An Ever-Present Dusk

We zoomed down the raggedy road on those shabby machines. We must have been going close to fifteen miles an hour on those thirty year old pieces of junk someone may have once called bikes. While my cousin, Peter, and I bombed down yet another hill, a Cape Cod sun cast a gold aura over the vacation town we call home. Woods Hole: a habitat replete of houses holding hippie, guitar-jamming, dinner parties with open door policies. Peter’s parents were hosting a celebration of this sort as we rode. On the main street of this quaint, unlocked town, there sat only a few choice shops: a couple of cafes, coffee, creamer, and all, and a few bars where the aging Woodstockians go during the night to listen to their friends’ live music. There was no reason to think that there was an ill will among a resident’s neighbors, whom they knew so well. Overall, it was inconceivable to ever think any peace-loving hippie was a malicious criminal. It felt good to be alive.

Still, for hooligans like myself and Peter, paradise can become boring. Peter was like an Olympic runner in the final stretch of a marathon when he broke my lead and sped into oncoming traffic. Through some divine maneuvering he was able to avoid a milky-white Toyota Corolla. Something inside me made me say something: something I am not proud of. In a rush of adrenaline from the newly completed race I yowled, “Peter! Don’t be racist!” only to realize the silhouette conducting the compact vehicle was a six-foot-seven muscular black man. While I write, hyoids may hurtle off my hanger, and femurs may fall off their frames, but when I saw that I might have offended this large black man, I jumped to the conclusion that he was not the type of guy who would let some suburban white punk insult his heritage without retribution. When I looked into this Titan’s eyes the fear that cut deep into my jugular was suffocating. We felt it was a good time to head home.

As Peter and I made our way through Woods Hole, our hearts were filled with the joy of ignorance. Thinking we had escaped the man whom we had offended so, we rode farther. A looming white shadow then appeared in our peripheral vision. Peter stole a glance to confirm what he already knew: the white Corolla had followed us to this well known backstreet and honked a horrific burst of recognition. Knowing our fate if we stopped pedalling, I yelled, “Faster Peter! Faster!” and hastened toward his house. We rounded yet another corner and saw the street sign that spelled salvation. If the car behind us turned on this dead end that my cousin lived on, our fate was sealed. I raced after Peter, whose entrance was shortly followed by the ghost-white sedan. We stood in terrified awe as the silhouette in the death-mobile opened the door.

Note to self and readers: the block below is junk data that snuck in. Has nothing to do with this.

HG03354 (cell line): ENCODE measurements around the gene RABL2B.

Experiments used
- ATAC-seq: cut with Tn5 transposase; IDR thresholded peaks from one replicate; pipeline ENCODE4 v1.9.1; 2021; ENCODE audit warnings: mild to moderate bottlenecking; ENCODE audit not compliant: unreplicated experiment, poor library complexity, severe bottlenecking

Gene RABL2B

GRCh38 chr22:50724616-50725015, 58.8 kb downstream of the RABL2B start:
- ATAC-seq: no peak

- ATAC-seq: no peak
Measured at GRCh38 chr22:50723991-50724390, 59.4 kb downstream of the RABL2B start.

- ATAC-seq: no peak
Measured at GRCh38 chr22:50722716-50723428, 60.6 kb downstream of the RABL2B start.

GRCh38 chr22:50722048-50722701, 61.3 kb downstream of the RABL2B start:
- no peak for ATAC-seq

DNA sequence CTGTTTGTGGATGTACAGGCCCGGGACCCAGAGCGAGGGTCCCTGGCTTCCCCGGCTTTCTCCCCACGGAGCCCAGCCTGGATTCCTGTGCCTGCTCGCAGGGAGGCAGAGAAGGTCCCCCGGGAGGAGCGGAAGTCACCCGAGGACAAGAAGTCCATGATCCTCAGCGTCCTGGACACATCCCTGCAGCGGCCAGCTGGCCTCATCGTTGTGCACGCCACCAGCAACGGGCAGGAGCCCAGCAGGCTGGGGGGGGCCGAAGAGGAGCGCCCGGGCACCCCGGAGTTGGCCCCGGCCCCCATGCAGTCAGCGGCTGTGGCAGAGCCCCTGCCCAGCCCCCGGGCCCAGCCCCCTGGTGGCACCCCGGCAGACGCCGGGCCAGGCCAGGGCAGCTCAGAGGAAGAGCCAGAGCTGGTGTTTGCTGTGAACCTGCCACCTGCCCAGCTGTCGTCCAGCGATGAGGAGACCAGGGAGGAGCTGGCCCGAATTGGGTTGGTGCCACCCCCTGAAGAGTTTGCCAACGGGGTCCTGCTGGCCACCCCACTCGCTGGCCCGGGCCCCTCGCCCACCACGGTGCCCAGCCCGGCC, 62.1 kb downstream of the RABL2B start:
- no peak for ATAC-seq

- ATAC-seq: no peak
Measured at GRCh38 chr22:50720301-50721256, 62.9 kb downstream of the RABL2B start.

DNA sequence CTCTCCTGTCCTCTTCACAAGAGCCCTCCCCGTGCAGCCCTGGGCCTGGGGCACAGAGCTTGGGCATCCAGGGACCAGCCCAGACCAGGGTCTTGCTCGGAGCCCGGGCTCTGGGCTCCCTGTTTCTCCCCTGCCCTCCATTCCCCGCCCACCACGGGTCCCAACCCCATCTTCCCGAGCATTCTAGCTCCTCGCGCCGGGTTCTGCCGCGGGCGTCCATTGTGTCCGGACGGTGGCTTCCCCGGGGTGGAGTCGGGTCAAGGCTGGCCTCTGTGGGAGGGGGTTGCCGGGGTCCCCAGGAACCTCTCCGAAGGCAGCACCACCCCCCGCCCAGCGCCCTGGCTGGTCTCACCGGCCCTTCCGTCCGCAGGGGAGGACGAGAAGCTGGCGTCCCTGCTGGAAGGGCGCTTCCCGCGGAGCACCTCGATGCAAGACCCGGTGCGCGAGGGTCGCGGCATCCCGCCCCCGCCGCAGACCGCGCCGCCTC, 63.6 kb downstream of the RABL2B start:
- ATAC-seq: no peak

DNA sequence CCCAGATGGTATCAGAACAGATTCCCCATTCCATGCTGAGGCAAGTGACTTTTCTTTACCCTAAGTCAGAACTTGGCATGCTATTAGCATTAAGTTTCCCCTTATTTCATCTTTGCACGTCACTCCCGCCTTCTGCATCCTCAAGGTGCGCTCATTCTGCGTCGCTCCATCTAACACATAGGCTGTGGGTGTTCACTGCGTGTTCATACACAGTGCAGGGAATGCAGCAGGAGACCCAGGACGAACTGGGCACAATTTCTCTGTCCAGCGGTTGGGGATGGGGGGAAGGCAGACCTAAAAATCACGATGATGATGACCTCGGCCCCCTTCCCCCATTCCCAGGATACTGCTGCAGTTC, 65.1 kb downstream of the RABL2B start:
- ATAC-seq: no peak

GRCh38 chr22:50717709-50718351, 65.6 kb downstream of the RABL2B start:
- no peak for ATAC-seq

As fear crushed our spirits and death neared the end of his search, our Corolla-owning family friend, Mrs. Oliver, walked out of her car, ecstatic she had bumped into us while on her way to Peter’s parents’ party. As we breathed for the first time in an eon, Peter and I looked at each other, realizing that the car chasing us was not that man, as we thought, but Mrs. Oliver. This frail, middle-aged, white woman’s transformation into the man we had outraged was based solely on our prejudice. In this minuscule second, we recognized that we had made a completely innocent man who happened to be tall and dark-skinned, into a criminal with a road rage problem. “Come on you guys! Dinner’s getting cold.” my mom shouted out to us from the house. Peter, still shaking on this warm summer night, was the braver man and set off to help himself to some lukewarm soup and pizza.

Standing alone between a community that loved me and a not so beautiful sunset, I realized the extent that racism played a part in our world. I have never thought of myself as racist, but in a moment of doubt, I fled from a man whose only fault was not halting for a biker at a stop sign. I have gone to hippie schools for my entire life that take pride in their equal treatment of all races. Now it seems no proper upbringing can completely isolate a oneself from the racism around him or her. There is no magic way to cure a plague like prejudice in this world. Our brightest star began to sink into the endless abyss we call an ocean. An ocean replete of diverse sea-life, yet barren of crude stereotypes. Although not all people are the white-loving white supremecists who preach segregation, the predispositions of the media have had an effect on every soul alive today. I am aware of the racism in my life, and just have to fight stereotypes that much more because without the conscious effort to change, no change will come. While the breeze passed through my hair and the gold slowly faded into an ever present dusk, I walked to my welcoming family.





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